When counting down the days until summer vacation, some of the residents of the Sunshine State think about going to the beach and getting a tan. After living in Florida for nineteen years, this mentality has persevered and I find that I cannot wait to get a little bit of color. My roommate, Yushi Huang, is from China and the first day that the weather got warmer her first instinct was not the same as mine as she did not want to go outside and soak up the sun. The amount of sun exposure that is considered normal is drastically different between China and the state of Florida causing Yushi to exhibit unusual behaviors that impede her integration process in the United States.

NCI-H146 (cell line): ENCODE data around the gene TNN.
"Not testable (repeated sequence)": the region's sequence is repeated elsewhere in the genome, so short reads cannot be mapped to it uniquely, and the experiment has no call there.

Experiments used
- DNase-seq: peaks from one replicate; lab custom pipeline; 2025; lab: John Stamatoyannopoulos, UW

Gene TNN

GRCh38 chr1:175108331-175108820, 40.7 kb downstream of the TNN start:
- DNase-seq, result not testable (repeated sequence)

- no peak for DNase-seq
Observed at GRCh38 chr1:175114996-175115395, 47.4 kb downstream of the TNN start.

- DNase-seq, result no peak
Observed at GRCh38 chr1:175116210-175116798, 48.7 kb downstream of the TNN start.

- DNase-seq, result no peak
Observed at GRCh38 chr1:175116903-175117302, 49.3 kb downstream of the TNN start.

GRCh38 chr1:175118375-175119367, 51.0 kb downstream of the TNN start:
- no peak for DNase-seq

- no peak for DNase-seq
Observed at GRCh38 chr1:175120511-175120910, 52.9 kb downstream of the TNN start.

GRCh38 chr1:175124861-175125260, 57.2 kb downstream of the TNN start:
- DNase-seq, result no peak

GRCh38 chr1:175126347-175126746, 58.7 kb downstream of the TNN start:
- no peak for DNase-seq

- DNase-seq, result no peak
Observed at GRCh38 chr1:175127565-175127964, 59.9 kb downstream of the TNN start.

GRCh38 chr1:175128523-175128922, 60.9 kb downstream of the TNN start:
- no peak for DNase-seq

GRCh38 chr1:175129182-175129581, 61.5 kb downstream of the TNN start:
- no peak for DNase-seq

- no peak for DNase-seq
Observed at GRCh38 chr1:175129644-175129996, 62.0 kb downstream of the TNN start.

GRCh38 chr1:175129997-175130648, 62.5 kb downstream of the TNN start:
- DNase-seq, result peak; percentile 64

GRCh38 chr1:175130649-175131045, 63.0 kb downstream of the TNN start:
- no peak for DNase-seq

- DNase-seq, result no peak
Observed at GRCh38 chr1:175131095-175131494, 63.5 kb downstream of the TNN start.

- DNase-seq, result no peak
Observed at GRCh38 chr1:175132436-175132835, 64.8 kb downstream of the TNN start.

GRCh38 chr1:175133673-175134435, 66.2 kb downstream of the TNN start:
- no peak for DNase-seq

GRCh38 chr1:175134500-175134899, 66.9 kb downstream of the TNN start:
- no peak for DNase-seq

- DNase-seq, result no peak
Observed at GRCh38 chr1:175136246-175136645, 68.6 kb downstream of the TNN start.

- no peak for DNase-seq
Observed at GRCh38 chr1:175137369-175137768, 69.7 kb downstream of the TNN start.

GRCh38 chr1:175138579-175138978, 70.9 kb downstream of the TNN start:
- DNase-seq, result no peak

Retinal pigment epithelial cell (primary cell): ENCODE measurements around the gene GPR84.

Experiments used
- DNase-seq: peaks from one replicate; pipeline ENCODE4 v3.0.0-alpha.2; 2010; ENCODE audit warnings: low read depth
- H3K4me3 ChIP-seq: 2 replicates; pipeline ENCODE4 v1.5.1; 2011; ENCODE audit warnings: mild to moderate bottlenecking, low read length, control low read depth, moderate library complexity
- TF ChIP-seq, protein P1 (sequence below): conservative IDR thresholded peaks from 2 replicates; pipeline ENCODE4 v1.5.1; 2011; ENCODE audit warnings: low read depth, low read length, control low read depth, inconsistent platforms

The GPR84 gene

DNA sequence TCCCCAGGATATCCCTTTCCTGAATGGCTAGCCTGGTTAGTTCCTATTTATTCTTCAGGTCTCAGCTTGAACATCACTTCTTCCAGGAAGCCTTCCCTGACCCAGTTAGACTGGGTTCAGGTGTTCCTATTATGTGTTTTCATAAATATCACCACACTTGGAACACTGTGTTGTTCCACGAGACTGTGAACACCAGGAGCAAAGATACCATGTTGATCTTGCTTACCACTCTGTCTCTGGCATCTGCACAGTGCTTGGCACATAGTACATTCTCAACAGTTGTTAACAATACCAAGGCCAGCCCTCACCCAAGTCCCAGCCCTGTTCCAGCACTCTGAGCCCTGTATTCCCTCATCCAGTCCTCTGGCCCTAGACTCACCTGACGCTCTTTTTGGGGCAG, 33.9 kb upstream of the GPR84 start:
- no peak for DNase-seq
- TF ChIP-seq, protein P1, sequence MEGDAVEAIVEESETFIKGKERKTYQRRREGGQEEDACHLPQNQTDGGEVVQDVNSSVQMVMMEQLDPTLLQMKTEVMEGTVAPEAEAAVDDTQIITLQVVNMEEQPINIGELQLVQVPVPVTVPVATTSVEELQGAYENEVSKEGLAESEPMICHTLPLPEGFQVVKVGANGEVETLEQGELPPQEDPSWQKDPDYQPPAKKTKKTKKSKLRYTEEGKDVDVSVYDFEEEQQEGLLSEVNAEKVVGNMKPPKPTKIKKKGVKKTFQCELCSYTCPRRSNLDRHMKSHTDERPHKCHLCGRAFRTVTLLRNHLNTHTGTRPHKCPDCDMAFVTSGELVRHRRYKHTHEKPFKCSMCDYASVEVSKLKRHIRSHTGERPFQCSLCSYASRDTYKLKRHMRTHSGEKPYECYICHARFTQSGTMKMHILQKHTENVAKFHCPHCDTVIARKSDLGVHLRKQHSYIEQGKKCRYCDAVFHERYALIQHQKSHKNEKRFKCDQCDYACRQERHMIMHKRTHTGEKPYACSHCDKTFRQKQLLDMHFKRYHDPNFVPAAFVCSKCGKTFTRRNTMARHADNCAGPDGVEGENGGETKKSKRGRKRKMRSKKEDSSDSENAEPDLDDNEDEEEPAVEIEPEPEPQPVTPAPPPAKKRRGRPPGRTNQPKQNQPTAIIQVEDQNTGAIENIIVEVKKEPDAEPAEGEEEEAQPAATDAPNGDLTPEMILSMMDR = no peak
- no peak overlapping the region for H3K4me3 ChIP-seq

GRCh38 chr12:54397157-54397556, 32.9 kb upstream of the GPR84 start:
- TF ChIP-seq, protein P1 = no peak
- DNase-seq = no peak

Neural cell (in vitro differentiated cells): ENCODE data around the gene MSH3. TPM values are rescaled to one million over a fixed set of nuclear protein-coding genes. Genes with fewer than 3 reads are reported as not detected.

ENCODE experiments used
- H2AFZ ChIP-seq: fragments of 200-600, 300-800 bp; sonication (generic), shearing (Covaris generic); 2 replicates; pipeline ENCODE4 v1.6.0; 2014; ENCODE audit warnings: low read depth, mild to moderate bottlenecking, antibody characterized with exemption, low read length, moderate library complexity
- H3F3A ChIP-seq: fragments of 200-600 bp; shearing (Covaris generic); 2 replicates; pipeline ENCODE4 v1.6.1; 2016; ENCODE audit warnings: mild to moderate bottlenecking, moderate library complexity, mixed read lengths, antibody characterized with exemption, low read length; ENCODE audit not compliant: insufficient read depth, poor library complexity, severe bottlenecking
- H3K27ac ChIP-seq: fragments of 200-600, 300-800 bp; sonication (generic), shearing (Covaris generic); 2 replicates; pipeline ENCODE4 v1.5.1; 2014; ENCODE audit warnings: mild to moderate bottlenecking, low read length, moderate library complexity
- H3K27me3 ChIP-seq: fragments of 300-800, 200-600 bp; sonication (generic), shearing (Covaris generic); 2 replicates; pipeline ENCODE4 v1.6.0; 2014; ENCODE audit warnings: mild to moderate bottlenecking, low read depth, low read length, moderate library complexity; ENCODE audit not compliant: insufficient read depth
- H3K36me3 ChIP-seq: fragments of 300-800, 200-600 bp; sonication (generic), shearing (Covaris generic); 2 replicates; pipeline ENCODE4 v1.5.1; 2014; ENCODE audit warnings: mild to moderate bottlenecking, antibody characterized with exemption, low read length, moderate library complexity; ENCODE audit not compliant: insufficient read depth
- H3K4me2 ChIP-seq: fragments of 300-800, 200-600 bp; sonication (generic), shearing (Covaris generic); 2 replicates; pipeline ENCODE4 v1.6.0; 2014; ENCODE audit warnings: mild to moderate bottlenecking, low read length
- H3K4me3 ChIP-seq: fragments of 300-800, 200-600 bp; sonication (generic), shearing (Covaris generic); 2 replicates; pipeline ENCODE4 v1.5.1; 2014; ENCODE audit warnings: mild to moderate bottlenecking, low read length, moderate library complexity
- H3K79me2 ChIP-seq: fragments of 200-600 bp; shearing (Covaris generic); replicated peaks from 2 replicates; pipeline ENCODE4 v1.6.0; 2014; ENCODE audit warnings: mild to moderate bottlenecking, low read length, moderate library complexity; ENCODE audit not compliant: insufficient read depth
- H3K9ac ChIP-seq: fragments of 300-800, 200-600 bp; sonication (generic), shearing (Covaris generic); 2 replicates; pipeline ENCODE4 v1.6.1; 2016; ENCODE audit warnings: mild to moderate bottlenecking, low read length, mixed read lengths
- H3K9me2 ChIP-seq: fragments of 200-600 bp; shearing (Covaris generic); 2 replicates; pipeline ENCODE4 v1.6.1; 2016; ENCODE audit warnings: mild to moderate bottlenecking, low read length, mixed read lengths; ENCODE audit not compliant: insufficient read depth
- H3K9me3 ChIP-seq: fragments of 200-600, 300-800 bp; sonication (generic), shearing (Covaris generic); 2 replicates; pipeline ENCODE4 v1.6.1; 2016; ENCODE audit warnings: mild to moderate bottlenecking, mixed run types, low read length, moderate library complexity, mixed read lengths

The amount of air pollution in China has contributed to the amount of time that Yushi has spent outdoors. She mentioned that looking back at her childhood experiences after coming to America, she realizes how polluted the air is back in China (Huang). Yushi also said, "There are lots of factories and the particles worsen UV light" (Huang). I believe that she was trying to say that the extra particles or contaminants that were in the air directly affected the amount of time that she was allowed to be outside. As soon as the weather began to cool down a little bit during the month of October, Yushi and I began to open the windows and enjoy the fresh air. This is something that she never would have been able to do back at home due to the high levels of air pollution. After the first time we had the windows open, she said, "My arm is a different color and it must be from the windows" (Huang). I tried to explain to her that this is what Americans call a tan and she said, "What is a tan? I don't think I like it" (Huang). She was very unhappy and upset that her arm had gotten a little tan and blamed it on her new experience of having the windows open. Therefore, she did not want to have the blinds open because of the sunlight and because her mom would be upset if she saw that her skin color was changing (Huang). The amount of air pollution has caused Yushi to not want the windows open, something very common in Florida. Yushi is forced to maintain the behaviors that she has grown up with rather than accept and integrate new behaviors that correspond to her new surroundings.